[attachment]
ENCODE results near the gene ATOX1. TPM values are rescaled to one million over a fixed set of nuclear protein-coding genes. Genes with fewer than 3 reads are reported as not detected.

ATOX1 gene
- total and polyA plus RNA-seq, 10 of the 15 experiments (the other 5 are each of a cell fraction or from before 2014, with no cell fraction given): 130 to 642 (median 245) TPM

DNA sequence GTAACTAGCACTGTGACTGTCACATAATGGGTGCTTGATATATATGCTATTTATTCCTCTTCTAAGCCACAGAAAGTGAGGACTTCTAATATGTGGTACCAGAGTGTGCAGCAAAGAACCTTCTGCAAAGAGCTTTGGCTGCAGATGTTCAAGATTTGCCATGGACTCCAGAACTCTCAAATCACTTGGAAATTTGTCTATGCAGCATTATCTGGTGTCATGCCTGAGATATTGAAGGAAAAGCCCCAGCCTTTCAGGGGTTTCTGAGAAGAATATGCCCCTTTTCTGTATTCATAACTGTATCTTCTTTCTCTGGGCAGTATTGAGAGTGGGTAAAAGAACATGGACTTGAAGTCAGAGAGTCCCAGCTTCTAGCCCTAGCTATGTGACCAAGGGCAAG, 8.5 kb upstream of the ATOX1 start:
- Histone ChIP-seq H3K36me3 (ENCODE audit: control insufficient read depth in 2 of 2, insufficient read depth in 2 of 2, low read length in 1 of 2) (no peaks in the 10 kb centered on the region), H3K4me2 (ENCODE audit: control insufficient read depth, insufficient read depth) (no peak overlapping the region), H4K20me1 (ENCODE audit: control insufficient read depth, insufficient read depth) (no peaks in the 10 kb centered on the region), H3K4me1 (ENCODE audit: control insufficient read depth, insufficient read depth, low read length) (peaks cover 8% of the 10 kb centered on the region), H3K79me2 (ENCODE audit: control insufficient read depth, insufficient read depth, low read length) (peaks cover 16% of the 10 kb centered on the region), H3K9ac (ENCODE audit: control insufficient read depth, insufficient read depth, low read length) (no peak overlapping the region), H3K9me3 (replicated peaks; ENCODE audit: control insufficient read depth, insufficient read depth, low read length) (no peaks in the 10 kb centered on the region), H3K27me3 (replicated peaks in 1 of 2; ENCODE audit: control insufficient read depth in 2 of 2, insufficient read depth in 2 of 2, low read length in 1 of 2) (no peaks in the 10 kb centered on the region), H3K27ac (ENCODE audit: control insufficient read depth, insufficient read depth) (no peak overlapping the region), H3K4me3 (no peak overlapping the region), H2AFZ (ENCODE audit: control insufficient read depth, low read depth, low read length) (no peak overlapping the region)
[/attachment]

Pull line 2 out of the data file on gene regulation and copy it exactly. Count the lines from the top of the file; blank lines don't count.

ATOX1 gene